LIFETIME INCOME OPTIONS
• Recent trend towards offering annuities or
annuity-like investment options in defined
contribution plans.
• Many providers such as Vanguard, Prudential,
Great-West, Financial Engines and others are
offering products.
• Data suggests that even younger workers taking
advantage of annuities when offered.
IRS GUIDANCE
Two Private Letter Rulings Address DC Annuities:
•
PLR 200951039- Addresses certain technical issues
related to required minimum distribution requirements
and qualified joint and survivor annuity rules in context
of both group and individual variable annuity contracts
in a defined contribution plan.
•
PLR 201048044- Addresses guaranteed withdrawals
under a life annuity for purposes of the qualified joint
and survivor rules under 401(a)(11) and 417 of the
Code. The annuity option involved a target date fund
which would automatically be directed to variable
deferred annuity contracts.
IRS GUIDANCE
•
Guidance package issued February 2012 – includes
2 revenue rulings and set of proposed regulations.
•
Guidance is intended to promote increased savings
and retirement income and provide incentives for
participant to take annuity form of distribution.
•
Revenue Ruling 2012-4 addresses technical issues
relating to a rollover from a DC plan to a DB plan.
•
Revenue Ruling 2012-3 provides guidance on the
application of the spousal consent rules if a DC plan
offers an annuity form of benefit.
IRS GUIDANCE
•
•
•
Proposed regulations provide guidance on “qualified
longevity annuity contracts” (“QLACs”).
Requirements for QLAC:
– Premiums cannot exceed lesser of 25% of account
balance or $100,000.
– QLAC can provide for distributions in future (but no
later than age 85).
– Must provide certain death benefit protections for
surviving spouses and nonspousal beneficiaries.
– Contract must specifically say it is a QLAC.
– Insurers would have to provide notices explaining
amount, timing and other features.
If QLAC meets requirements, it is excluded from
determination of RMD.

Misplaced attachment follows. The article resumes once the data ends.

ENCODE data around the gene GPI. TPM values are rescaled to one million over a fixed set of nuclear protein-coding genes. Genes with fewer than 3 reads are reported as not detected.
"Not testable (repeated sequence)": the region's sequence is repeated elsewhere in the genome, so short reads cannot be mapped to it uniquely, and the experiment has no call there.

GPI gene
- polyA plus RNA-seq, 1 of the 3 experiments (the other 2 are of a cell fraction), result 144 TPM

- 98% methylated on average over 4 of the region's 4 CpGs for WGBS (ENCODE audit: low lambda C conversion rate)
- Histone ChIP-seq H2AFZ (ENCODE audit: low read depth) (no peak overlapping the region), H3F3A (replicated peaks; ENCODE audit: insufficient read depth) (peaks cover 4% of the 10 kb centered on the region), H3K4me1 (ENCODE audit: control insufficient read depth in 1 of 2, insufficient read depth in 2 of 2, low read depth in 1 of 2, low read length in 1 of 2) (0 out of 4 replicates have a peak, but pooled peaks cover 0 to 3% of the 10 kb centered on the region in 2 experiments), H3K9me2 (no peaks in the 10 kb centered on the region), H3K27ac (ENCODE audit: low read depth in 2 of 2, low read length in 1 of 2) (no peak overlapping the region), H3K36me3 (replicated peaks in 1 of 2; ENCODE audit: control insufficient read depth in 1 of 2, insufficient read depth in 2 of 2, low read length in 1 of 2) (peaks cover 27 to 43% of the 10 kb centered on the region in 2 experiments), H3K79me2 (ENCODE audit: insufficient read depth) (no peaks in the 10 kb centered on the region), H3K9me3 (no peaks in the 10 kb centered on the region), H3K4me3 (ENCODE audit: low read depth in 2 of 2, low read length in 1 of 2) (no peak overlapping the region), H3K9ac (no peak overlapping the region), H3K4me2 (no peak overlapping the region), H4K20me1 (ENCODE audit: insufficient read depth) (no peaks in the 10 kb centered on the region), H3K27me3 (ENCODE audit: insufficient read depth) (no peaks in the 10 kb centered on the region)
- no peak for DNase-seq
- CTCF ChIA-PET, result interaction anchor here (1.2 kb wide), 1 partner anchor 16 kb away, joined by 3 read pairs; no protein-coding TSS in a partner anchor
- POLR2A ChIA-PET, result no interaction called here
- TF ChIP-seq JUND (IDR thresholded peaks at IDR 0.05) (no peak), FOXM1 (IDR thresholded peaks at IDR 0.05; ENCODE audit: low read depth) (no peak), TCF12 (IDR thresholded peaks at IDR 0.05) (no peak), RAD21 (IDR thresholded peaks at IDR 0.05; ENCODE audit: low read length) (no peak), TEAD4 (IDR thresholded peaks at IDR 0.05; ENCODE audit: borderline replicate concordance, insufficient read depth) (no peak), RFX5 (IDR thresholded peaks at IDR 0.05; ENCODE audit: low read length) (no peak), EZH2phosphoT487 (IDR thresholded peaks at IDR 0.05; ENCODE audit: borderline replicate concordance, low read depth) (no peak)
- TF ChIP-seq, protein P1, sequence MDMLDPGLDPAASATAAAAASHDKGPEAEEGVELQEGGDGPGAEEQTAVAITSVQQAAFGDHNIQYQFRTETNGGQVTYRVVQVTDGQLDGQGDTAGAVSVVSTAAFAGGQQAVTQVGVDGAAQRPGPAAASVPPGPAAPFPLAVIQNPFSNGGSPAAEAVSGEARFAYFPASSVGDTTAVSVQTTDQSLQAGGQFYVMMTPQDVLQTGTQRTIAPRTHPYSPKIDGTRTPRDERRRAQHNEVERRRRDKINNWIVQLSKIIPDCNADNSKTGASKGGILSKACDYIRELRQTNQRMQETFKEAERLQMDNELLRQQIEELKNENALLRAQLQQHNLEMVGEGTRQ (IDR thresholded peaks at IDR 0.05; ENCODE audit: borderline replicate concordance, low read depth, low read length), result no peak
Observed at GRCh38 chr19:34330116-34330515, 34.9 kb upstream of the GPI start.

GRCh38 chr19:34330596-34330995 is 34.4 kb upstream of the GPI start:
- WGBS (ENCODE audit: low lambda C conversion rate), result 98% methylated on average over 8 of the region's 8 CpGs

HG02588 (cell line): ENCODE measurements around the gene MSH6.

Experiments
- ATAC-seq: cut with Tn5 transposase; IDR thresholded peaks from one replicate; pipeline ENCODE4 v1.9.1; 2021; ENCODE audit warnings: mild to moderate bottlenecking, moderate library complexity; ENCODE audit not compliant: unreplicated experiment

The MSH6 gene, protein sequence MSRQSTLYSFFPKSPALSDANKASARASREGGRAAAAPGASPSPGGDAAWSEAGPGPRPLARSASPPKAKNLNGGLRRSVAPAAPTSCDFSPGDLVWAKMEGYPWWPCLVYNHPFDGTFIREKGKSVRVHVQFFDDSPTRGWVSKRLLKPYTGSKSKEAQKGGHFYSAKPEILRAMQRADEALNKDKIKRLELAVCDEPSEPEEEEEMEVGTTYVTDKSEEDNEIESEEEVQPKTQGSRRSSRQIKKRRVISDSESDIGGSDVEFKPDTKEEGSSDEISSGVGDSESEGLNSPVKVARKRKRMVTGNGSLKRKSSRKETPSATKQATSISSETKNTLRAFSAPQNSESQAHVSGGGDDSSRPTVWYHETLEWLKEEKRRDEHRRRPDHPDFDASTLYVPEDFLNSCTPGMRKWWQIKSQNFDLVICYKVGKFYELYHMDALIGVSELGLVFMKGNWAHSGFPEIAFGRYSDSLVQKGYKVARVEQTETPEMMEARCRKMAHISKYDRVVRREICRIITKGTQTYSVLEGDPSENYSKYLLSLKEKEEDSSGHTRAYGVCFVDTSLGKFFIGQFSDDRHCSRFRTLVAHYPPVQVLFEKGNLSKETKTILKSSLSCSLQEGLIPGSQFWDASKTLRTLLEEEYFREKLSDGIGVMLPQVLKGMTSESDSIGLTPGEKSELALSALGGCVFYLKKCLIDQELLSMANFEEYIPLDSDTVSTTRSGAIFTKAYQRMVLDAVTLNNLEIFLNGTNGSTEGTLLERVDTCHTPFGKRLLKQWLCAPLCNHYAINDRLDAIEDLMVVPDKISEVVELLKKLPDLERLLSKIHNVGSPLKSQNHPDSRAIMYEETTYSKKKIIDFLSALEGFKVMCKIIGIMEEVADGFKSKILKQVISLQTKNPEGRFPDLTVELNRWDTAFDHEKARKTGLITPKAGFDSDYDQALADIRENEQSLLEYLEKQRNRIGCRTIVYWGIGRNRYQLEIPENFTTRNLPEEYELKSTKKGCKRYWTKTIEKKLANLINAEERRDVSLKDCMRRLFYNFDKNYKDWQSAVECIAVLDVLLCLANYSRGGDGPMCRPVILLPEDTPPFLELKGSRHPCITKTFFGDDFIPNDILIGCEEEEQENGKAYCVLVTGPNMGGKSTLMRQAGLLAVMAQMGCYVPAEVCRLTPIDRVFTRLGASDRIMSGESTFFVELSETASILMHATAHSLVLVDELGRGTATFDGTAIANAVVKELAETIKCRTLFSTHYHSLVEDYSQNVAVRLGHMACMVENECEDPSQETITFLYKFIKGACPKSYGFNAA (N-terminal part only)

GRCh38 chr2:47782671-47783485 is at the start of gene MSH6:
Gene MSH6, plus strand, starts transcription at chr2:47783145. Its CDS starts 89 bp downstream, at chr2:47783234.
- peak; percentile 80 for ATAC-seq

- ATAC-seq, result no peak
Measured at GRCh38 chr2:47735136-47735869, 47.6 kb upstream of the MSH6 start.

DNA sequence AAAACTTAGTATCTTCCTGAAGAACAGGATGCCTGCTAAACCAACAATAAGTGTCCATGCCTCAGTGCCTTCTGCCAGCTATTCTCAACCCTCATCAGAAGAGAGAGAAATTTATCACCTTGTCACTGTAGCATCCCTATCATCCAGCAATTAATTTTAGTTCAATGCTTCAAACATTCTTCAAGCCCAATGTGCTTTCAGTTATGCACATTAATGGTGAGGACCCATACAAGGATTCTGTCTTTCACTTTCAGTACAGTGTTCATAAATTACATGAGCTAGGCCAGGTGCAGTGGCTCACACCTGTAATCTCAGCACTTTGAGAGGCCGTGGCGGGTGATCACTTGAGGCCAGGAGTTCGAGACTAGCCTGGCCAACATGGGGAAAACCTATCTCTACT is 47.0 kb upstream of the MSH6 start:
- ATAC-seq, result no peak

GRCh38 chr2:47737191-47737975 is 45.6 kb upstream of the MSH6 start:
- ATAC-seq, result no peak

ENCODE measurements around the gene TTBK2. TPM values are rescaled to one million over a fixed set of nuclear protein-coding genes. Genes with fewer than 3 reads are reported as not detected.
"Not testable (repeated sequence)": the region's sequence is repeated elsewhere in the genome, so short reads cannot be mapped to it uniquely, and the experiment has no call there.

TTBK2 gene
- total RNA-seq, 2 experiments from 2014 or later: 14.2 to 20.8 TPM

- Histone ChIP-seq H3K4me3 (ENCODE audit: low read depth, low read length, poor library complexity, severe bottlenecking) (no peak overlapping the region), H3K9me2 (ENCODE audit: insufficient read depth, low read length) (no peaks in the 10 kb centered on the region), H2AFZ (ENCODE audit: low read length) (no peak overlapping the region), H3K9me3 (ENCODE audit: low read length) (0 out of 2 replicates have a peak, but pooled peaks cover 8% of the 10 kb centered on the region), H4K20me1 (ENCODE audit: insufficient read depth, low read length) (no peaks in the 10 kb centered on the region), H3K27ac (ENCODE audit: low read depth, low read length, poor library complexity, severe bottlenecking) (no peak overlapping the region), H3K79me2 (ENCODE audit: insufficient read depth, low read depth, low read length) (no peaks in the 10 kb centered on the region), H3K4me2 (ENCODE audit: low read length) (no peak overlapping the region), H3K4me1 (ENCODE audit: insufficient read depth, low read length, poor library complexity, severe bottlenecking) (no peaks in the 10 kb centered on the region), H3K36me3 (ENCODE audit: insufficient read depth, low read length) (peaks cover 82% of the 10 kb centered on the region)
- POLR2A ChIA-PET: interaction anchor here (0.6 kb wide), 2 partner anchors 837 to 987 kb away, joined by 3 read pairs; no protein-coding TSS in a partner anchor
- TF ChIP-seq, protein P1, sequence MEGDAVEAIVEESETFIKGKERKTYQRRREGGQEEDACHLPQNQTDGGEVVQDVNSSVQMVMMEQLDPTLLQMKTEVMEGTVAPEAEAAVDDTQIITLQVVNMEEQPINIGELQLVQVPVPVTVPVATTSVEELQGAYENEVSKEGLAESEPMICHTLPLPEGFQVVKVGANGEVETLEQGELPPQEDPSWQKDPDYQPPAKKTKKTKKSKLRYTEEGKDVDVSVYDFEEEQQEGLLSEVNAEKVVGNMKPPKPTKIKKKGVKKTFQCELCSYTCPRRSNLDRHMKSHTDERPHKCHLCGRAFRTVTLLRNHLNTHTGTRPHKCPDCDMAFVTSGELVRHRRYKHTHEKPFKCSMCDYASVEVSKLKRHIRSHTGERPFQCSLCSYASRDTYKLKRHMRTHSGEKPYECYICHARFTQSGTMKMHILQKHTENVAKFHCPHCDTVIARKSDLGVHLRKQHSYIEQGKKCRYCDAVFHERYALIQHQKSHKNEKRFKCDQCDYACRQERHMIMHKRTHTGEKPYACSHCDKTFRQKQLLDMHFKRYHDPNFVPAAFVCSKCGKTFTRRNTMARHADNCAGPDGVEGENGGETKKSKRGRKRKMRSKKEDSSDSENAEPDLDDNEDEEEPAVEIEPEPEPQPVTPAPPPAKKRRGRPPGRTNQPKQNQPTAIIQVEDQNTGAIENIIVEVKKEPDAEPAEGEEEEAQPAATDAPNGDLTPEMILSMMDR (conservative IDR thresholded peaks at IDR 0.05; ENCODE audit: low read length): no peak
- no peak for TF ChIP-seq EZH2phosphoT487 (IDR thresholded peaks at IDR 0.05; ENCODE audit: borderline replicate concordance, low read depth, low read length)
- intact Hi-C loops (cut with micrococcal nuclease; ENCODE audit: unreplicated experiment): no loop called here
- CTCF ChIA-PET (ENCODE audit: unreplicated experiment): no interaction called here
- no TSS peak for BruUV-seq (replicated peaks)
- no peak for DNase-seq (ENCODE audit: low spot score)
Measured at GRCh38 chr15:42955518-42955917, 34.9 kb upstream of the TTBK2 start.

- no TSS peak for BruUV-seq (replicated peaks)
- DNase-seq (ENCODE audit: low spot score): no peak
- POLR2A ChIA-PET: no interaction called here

FIDUCIARY DUTIES
LIABILITY AND EXPOSURE
Potential Liability and Exposure
• Fiduciary liability falls into two categories:
– Liability associated with plan investments; and
– Liability associated with discretionary decisions
regarding plan distributions.
• Plan investment liability exposure is by far the
most significant area of risk in terms of dollar
exposure.
LIABILITY AND EXPOSURE
Fiduciary liability and exposure with respect to plan
investment decisions falls into certain discrete areas:
• Decisions regarding the plan’s investment fund
“line-up” or “menu”;
• Choice of the plan’s default investment option;
• Issues related to participant investment election,
including the decision to offer participant
investment election; and
• Issues related to fees and expenses payable in
connection with plan investments and plan
administration.
LIABILITY AND EXPOSURE
• Fiduciary liability associated with plan
distribution decisions principally arises in
connection with decision to deny a
participant or beneficiary’s claim to
receive all or a portion of his/her benefit.
FIDUCIARY DUTIES – GENERAL RULES
• Church plans are not subject to ERISA.
• Church plans are subject to state fiduciary
laws and the “common law of trusts.”
• Based on “choice of law” rules, the trustee or
trustees of a trust associated with a church
plan are generally subject to the state laws
applicable to trustees chosen in the trust
document.
SOURCES OF FIDUCIARY DUTIES
• The Uniform Prudent Investor Act (“UPIA”)
• Common law of trusts (i.e., fiduciary case
law)
• Uniform Management of Institutional Funds
Act
• Exclusive benefit rule
• State non-profit corporation law
RETIREMENT PLAN FIDUCIARIES
• Although ERISA fiduciary rules do not
apply to church plans, they (or a modified
version of them) are often applied by
church plans as “best practices.”
• But remember . . . If you put a particular
rule in your plan, you have imposed a
contractual obligation on plan fiduciaries
in favor of plan participants. If the plan
provision is not followed, or the standard
imposed is not met, a plan participant has
a contractual claim he/she can make
against the plan.
REDUCING OR ELIMINATING EXPOSURE
Ways to protect against fiduciary liability:
• Fiduciary liability and E&O insurance policies (check to
see who is covered and to make sure limits are adequate
and coverage is sufficiently broad – e.g., not limited to
just ERISA fiduciary claims).
• Indemnification provisions in corporate bylaws.
• Use of experts to assist with investment fund selection
and fulfillment of plan administration compliance
requirements.
• Amend trust agreement to relieve plan fiduciaries from
specific fiduciary liabilities.
REDUCING OR ELIMINATING EXPOSURE
Ways to protect against fiduciary liability (cont’d):
•
Use of an “acknowledgement/release” form to be
signed by participant with regard to vendor or
investment selection by participant (or inclusion of
similar language in participant investment election
forms).
•
Consider making a church plan subject to ERISA.